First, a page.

Six Songs Op.33

‘The Way Through’ Op.33,no1
Composed: 1999
Duration: 3 minutes
First Performance: February 2000, at the Royal Grammar School, Worcester, performed by Susan Anne Jenkins (Soprano) and Jennifer Partridge (Piano)
Available from: Novello and Co

The song The Way Through was composed for the distinguished duo Susan Anne Jenkins and Jennifer Partridge. The poem, taken from a cycle of poems entitled, Where the Green Sunlight Beckons was written especially for the composer by the Suffolk based poet Jennifer Andrews.

The song opens with a rippling piano accompaniment with throbbing left-hand chords that evoke the timeless quality redolent in the poem. The song’s two verses, while creating a structural unity are diverse. The first is questioning, unsure and pointillistic with Venables mirroring perfectly the interrogatory nature of the first stanza.

The second is more assured and at the words ‘except in dreams’ moves into a sound world that is more affirmative and expectant. It is only on the final word of the phrase ‘but did not climb over’, that a sense of true return occurs; the mood dissolving into the uncertainty of the first stanza. Paradoxically, it is the sense of musical return that gives the song its feeling of unity. However, whereas the poem implies a journey where ultimately one reaches a destination, but ‘does not climb over’, the masterly use of the introductory material as a coda heightens rather than contradicts the poems ultimate message.

‘It Rains’ Op.33,no2
Composed: 2000
Duration: 4 minutes
First Performance: September 2000, at Dymock Parish Church, Herefordshire, performed by Jane Field (Soprano) and Graham Lloyd (Piano)
Available from: Novello and Co

‘It Rains’ is a setting of an Edward Thomas poem and was composed as a memorial tribute to Joan Kilbey. The songs rich harmonies and warm vocal lines draw out the ambivalent mix of melancholy and passion in Thomas’ poem. It is based upon two distinct musical ideas: one that is sensual and lugubrious, the other uplifting and joyous.

A backdrop of soft summer rain is evoked through the use of a rich, harmonic sound world that sustains a heady mood in which the vocal narrative recalls a past moment of intense passion. A contrasting idea is introduced that is both harmonically and melodically affirmative in character. The unfolding vocal narrative seeks to find a synthesis between these two worlds. This musical resolution is finally achieved in the song’s concluding vocal climax on the words, ‘The past hovering as it revisits the light’. Here, a brief echo of the song’s opening mood is replaced by a triumphant restatement of the second, life-affirming idea.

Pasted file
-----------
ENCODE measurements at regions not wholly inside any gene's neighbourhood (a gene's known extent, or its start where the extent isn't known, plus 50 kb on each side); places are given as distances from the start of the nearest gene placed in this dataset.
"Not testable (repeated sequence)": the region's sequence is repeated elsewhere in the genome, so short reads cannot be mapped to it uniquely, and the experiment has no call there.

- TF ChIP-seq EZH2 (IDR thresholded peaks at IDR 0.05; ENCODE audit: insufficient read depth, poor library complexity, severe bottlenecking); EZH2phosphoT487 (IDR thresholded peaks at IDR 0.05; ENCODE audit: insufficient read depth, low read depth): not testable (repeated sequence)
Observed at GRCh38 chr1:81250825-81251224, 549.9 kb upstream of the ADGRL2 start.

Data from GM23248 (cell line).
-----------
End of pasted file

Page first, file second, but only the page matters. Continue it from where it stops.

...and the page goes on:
‘Vitae Summa Brevis’ Op.33,no3
Composed: 2002
Duration: 3 minutes 30 seconds
First performance: January 2003 at The Royal Grammar School Worcester, Der-Shin Hwang (soprano) and Graham J Lloyd (piano).
Available from: Novello and Co

The 19th century fin de siecle poet Ernest Dowson has a secure place in the pantheon of poets on the basis of two memorable poems, Cynara and Vitae Summa Brevis. The latter poem contains the now famous line, ‘They are not long the days of wine and roses’. Venables takes this two-stanza poem and treats it in a strophic manner, adding only occasional variation to the vocal line. Its musical language is suggestive of the sound world found in his earliest song. 2003

‘The November Piano’ Op.33,no4
Composed: 2002
Duration: 3 minutes
First Performance: 3rd May 2008 at the Malvern Songfest by Helen Massey (soprano) and Philip Collin (piano)
Available from: Novello and Co

The November Piano is a setting of a poem by the contemporary poet Charles Bennett. It is taken from his first volume of poetry entitled ‘Wintergreen’,published in 2002. The song contains all the hallmarks of the composer’s mature style: the use of long breathed vocal lines and melismas, which are underpinned by a rich and complex harmonic language.

‘Break,break,break’ Op.33,no5
Composed: 2003
Duration: 2 min 30 seconds
First Performance: 2003 in London given by Howard Wong.
Available from: Novello and Co

Break, break, break is a setting of the poem by the great Victorian poet, Alfred Lord Tennyson. The poem’s gothic austerity is matched equally by the power of the music. This marvellous evocation of the restlessness of the sea provides a backdrop for the song’s declamatory vocal entrance on the words, Break, break, break, on thy cold gray stones. In the song’s central section, a new musical idea transforms its overall mood in readiness for the most important line in the poem, Oh for the touch of a vanished hand. A ravishingly beautiful vocal line with a sparse chordal accompaniment re-creates this moment of sublime tenderness. However, this is only fleeting, as the song’s dramatic opening material returns to herald in the last verse.

‘The Hippo’ Op.33,no6
Composed: 2003
Duration: 1 minute
First Performance: 2003, The Royal Grammar School, Worcester, Nathan Vale (tenor) and Paul Plummer (piano)
Available from: Novello and Co

The final song in this set is a setting of a poem entitled The Hippo, by the American poet Theodore Roethke. This is one of the composer’s shortest and most delightful songs. This whimsical poem is perfectly matched by the subtlety of the music and by a vocal line that is flexible enough to bring out the poem’s humour. However, the humour is understated, and the song’s overall mood is reflective, rather than mere parody.